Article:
Burrrr, Says Buddha.

We have just now come out of hibernation.

And it's not because of some exciting snowfall (although it did come ironically on the same day); but rather, freezing weather.

I thought -7 degrees was bad! We hit some unbelievable -26 temperatures and that doesn't even compare to the -49 degrees that other parts of the state reached.

So you can imagine that I've been cooped up in my wood house, glued to the fireplace and obsessed with having slippers on my feet at all times. I only go out when necessary and when I do, I make sure to don every available glove and scarf to avoid any chances of my skin meeting the frigid air.

This has been going on all week long.

Luckily, we woke to soft snowfall this morning and as the afternoon and evening wore on, it didn't let up and I daresay we're going to be finally getting that winter wonderland we've all been wishing for.

One of the treasures I've stumbled across in being homebound against the raging cold is an old book that a dear friend of mine recommended a while back called The Buddha Walks into a Bar written by Lodro Rinzler. I don't actually recall cracking open the book back when I bought it, and I have to admit, I was a bit hesitant even now about reading a book "about Buddhism."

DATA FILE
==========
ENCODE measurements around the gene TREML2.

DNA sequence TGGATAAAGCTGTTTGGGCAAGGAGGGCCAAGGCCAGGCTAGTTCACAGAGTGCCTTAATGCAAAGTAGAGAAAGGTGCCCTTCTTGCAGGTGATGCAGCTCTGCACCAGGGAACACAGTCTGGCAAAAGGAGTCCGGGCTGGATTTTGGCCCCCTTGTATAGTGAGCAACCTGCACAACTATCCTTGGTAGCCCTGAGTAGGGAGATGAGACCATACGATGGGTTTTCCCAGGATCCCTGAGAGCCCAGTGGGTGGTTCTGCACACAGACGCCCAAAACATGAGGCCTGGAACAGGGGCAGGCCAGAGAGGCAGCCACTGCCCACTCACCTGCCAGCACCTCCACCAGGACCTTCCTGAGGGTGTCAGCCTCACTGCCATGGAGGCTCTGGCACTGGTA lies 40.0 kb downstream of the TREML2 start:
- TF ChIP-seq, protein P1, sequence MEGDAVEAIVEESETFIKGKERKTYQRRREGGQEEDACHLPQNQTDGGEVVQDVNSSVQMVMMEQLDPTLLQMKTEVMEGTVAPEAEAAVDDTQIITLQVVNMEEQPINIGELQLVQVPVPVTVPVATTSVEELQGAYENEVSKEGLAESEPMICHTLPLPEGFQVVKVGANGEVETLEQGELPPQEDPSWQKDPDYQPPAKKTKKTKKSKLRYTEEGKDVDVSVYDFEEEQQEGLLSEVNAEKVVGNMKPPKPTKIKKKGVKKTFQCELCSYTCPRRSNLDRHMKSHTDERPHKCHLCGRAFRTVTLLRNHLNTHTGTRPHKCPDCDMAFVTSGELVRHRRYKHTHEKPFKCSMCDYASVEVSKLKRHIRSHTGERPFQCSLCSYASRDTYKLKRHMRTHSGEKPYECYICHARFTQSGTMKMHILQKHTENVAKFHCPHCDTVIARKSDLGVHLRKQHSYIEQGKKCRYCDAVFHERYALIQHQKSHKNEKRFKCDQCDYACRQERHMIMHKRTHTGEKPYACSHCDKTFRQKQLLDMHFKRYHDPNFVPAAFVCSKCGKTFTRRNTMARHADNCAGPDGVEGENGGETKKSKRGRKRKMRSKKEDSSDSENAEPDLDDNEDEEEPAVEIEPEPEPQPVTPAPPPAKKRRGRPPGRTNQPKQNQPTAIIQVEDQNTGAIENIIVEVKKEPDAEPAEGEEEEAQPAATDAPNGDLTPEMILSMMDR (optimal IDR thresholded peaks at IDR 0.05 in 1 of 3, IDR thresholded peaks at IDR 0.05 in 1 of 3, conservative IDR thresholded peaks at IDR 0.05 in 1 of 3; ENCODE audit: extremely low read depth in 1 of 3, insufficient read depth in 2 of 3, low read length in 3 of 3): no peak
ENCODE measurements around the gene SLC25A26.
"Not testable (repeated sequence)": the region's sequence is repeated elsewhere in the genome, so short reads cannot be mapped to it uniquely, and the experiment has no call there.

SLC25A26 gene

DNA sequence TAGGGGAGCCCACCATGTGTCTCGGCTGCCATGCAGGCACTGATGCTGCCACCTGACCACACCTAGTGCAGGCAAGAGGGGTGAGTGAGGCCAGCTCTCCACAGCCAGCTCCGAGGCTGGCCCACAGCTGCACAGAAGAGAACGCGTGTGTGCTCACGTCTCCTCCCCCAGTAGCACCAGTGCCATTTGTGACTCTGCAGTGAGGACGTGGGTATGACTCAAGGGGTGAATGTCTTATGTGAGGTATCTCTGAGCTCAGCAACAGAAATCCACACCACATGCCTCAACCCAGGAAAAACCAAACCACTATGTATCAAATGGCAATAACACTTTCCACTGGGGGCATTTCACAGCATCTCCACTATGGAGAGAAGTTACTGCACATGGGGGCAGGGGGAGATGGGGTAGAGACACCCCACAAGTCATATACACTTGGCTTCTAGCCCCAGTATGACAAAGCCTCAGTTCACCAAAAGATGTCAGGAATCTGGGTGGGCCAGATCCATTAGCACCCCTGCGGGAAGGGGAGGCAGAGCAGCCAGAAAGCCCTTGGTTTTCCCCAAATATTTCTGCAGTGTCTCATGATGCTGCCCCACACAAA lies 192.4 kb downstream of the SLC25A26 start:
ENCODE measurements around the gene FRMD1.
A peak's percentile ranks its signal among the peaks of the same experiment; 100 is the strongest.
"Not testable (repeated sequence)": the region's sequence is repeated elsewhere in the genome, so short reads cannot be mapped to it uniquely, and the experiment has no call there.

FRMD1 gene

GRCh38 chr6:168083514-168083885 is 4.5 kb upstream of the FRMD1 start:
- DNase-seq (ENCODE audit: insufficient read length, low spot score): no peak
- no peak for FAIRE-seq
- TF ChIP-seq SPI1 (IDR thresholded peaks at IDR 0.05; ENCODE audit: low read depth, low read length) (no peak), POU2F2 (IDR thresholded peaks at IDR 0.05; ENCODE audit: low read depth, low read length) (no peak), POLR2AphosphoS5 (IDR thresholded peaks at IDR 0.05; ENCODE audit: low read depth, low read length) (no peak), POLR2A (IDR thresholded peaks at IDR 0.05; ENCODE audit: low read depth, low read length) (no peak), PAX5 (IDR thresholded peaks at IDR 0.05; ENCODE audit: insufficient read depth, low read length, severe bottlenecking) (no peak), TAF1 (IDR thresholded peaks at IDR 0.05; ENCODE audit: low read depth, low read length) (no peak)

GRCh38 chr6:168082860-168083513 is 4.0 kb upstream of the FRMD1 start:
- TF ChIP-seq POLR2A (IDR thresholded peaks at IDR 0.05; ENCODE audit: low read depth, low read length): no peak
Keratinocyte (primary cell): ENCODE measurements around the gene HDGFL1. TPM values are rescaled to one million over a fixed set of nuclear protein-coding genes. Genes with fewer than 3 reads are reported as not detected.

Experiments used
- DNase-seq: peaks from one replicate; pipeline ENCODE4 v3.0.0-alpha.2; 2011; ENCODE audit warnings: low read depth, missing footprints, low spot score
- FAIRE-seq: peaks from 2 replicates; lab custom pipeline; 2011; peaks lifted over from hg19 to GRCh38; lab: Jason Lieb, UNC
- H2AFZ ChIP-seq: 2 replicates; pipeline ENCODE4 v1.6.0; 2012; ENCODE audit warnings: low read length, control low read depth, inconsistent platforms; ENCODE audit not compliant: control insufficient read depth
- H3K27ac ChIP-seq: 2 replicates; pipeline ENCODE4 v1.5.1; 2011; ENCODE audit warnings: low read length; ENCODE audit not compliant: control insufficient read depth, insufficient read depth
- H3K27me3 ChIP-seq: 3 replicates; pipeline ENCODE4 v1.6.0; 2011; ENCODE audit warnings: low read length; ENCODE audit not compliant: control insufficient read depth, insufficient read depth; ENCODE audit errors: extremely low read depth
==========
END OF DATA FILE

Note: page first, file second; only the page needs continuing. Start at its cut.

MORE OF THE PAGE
And it was in the first twenty pages that I stumbled across the line: "The purpose of studying Buddhism is not to study Buddhism, but to study ourselves."

So I continued to read.

I have to say, it's a very enlightening book and if there's a few things I've learned as core themes, it's to remain open-minded, practice being generous and compassionate, and to always be present. Quite important, and rather simple practices. And once you nail those yourself, other people follow suit. Then pretty soon, the whole world is engaged with their open hearts and basic goodness!

Quite inspiring.

So although I've been cooped up and locked-in all week, I learned how to be present in my homebound situation, engaged with what was going on around me and appreciative of the comfort of my couch, the crackle of the fire, the merino wool against my skin, and the view outside my window. Instead of wishing for warmer temperatures, more snowfall, and something exciting to occupy my day, I took a deep breath and looked at all the simple splendor around me, remembering this:

"If we could relax our idea of how things should be and appreciate them as they are, then the world would be magically transformed into a rich ground of opportunities..."